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Plant health debated in House of Lords

17 Jun 2022 | Technical News

Earlier this week the House of Lords held a short debate on ‘Health of trees in England, and progress made towards developing a variety of ash that is resistant to ash dieback’.

Several Peers spoke on such topics relevant to us during the debate, including Baroness Fookes (co-Chair of the APPG), along with Baroness Bennett and Baroness Young (APPG members), as well as others.

Highlights from the conversation are as follows:

  • Baroness Young of Scone said that it is vital that we take tree health and biosecurity seriously across the board, particularly in view of the fact that we are racing to plant and regenerate trees in the face of climate change.
  • Baroness Young added that we should have a drive to reduce imports by promoting the UK nursery sector, and asked the Minister to support and promote more firmly the UK and Ireland Sourced and Grown accreditation system.
  • Baroness Young also asked the Minister to get on with the delayed last stage of implementation of the UK sanitary and phytosanitary regime, and asked when the new version of the GB plant biosecurity strategy and associated industry plant health accord will be seen.
  • Baroness Fookes said that of the three types of tree management – forestry, woodland, and arboriculture (“the amenity parts of trees”) – she has a suspicion that the Government take the arboricultural side less seriously, but that they are an extremely important aspect when dealing with the health of trees.
  • Baroness Fookes agreed with Baroness Young that we need to increase production in tree nurseries by helping and supporting them.
  • Lord Inglewood agreed that we need to tighten up phytosanitary arrangements.
  • Lord Framlingham said that recent disease outbreaks “tragically” illustrates the need for government to maintain the closest possible contact with organisations that have experts in the field, such as the Arboricultural Association and the Woodland Trust.
  • Lord Framlingham added that we need an immediate and huge increase in the campaign on awareness, particularly at airports, ferries and other terminals, but in the media generally too.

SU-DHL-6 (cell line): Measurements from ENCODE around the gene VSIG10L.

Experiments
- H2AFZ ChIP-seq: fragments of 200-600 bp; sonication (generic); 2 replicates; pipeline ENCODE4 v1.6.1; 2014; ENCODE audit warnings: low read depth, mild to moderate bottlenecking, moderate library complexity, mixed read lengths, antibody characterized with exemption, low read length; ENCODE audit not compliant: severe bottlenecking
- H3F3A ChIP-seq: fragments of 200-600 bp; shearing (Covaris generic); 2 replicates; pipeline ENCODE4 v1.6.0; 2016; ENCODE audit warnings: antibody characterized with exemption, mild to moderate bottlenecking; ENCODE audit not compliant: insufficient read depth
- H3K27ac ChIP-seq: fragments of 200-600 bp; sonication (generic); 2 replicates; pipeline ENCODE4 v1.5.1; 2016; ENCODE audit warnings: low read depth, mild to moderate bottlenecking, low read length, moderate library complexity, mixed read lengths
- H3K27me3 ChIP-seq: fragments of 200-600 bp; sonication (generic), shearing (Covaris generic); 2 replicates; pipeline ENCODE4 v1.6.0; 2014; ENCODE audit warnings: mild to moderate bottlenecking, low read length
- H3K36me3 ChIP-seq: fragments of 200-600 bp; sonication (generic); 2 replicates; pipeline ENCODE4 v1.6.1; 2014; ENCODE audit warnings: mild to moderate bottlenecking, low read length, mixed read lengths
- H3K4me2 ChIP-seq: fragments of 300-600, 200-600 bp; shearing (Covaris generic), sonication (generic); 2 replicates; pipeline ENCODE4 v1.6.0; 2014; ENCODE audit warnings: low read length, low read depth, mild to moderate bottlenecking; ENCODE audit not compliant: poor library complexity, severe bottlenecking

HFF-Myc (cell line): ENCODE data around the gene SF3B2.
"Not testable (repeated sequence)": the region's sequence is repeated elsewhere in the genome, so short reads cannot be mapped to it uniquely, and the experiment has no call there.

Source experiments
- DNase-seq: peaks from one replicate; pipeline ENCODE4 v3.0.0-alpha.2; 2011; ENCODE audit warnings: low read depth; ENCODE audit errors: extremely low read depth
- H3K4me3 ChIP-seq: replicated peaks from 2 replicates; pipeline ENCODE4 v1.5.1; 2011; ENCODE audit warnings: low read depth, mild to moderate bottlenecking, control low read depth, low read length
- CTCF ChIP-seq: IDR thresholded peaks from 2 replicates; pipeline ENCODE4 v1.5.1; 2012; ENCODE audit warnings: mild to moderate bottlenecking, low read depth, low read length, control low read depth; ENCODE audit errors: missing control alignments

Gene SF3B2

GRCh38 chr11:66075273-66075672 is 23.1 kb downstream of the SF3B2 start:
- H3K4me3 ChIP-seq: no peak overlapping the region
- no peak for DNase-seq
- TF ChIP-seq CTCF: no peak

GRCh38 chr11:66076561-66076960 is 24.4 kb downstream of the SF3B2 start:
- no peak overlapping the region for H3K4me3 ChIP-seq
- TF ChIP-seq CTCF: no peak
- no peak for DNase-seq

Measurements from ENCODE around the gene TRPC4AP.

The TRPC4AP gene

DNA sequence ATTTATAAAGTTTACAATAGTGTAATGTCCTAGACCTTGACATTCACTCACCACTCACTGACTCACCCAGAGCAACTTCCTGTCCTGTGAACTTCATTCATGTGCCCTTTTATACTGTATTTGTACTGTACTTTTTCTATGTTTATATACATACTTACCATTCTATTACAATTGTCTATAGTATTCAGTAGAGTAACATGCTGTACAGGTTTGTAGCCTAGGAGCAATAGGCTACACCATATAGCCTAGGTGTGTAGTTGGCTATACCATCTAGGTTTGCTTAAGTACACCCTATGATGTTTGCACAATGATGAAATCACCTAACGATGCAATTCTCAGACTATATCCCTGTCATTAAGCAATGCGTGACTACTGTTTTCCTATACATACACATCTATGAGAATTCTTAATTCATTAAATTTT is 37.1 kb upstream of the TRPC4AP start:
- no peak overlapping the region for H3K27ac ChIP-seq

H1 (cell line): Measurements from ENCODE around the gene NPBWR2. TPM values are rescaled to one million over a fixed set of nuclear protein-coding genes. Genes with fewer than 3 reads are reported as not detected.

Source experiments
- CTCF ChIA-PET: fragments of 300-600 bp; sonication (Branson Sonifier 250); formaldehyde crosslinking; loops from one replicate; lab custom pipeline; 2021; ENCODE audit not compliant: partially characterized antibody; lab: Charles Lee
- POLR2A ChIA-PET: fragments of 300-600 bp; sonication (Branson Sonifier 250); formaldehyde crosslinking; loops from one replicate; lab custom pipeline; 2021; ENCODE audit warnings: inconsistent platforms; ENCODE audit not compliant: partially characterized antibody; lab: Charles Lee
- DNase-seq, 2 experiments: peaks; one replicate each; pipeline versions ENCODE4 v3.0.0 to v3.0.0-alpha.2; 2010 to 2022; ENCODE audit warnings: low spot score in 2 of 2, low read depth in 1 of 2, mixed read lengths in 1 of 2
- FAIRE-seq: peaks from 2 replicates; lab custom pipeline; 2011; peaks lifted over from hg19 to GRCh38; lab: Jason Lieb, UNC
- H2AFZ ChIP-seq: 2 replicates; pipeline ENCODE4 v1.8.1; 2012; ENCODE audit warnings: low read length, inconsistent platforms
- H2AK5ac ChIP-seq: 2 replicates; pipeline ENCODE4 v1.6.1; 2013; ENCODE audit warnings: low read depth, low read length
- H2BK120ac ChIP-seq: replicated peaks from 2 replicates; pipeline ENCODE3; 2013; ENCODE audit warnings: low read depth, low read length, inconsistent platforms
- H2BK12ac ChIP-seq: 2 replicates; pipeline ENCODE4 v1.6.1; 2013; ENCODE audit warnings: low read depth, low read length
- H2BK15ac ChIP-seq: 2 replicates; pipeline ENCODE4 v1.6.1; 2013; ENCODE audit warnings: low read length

• Baroness Bennett of Manor Castle concentrated on amenity trees (“what I might call street trees or amenity trees in general”), and attributed campaigners in Sheffield as playing a really important role in raising understanding of the importance of street trees, in particular to public health and well-being, as well as to biodiversity and in addressing climate change. She noted that 19 cities in the UK have now taken the Tree Cities of the World award, and that Sheffield was among them.
  • Baroness Bennett noted that hard surfaces make trees chronically stressed if not given sufficient space, and so we “desperately” need to think about the planning and design of our cities for people and trees.
  • Baroness Bennett also stated that there is a desperate shortage of trained arborists, and that the Institute of Chartered Foresters estimates that we need 70% more trained people to meet the Government’s tree-planting goals. She asked the Minister to respond on this point.
  • Baroness Jones of Whitchurch said that we need an urgent programme to invest in our domestic nursery sector, reducing our reliance on imported saplings.
  • Baroness Jones also asked the Minister for an update on the training programme for a rollout of skilled arborists and foresters to meet the challenges other Peers have described.

In response, the Minister, Lord Benyon, made the following relevant points:

  • He noted that the UK’s current treescape has an asset value of £175 billion, but the threat from plant pests and pathogens is significant and growing.
  • He said that we cannot overlook the professionalism in our nursery sector.
  • He noted that he chairs a monthly biosecurity meeting attended by officials and the Chief Plant Health Officer, and is brought up to date on a more regular basis on the progress across Europe of tree pest and diseases.
  • He said that he wants the whole sector, whether NGOs, Confor and the forestry industry, the amenity planters or local authorities, to work together with a single sense of purpose.
  • He also said that the updated plant biosecurity strategy will be published “later this year”. He referred also to the new plant health accord signed with industry, trade bodies, the Woodland Trust and others on 23 May.

Further reading:

Full House of Lords Transcript

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